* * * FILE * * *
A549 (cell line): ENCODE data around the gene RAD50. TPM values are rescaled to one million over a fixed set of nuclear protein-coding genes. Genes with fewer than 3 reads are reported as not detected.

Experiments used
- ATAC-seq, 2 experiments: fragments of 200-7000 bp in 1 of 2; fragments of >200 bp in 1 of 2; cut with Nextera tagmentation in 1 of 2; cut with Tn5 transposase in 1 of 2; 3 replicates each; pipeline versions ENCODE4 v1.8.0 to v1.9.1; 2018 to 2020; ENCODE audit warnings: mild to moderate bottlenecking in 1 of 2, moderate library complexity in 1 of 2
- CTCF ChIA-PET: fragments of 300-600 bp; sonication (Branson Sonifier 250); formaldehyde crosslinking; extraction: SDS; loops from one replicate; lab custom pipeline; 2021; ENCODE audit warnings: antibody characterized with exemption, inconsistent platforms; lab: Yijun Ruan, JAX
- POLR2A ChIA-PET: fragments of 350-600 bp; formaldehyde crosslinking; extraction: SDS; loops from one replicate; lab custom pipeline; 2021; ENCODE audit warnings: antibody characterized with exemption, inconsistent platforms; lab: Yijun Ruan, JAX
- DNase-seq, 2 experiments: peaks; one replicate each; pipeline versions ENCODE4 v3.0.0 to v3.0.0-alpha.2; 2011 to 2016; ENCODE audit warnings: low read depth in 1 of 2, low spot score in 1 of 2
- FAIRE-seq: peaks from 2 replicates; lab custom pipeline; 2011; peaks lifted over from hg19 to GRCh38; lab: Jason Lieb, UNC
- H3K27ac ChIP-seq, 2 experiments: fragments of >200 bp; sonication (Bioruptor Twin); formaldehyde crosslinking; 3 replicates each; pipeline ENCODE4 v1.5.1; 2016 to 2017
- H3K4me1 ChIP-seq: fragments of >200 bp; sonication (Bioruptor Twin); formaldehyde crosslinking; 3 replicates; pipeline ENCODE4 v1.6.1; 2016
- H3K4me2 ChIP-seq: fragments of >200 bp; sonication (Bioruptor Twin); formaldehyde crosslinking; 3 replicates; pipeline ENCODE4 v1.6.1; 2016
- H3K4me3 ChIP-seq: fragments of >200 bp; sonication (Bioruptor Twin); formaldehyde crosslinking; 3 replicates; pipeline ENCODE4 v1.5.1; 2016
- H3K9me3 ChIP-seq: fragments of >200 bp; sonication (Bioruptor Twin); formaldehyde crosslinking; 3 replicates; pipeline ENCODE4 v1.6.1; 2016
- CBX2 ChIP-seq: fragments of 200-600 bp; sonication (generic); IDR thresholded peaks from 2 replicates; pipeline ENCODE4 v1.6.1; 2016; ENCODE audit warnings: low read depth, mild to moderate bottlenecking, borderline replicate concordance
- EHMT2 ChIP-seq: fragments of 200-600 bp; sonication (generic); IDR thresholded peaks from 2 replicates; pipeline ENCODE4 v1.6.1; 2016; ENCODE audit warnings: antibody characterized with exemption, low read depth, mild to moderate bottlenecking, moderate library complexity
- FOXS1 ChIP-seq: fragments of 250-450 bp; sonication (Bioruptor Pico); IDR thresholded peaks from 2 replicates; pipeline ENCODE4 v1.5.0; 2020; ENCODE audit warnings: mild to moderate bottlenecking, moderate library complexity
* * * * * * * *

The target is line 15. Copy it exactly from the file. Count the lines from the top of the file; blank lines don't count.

- FOXS1 ChIP-seq: fragments of 250-450 bp; sonication (Bioruptor Pico); IDR thresholded peaks from 2 replicates; pipeline ENCODE4 v1.5.0; 2020; ENCODE audit warnings: mild to moderate bottlenecking, moderate library complexity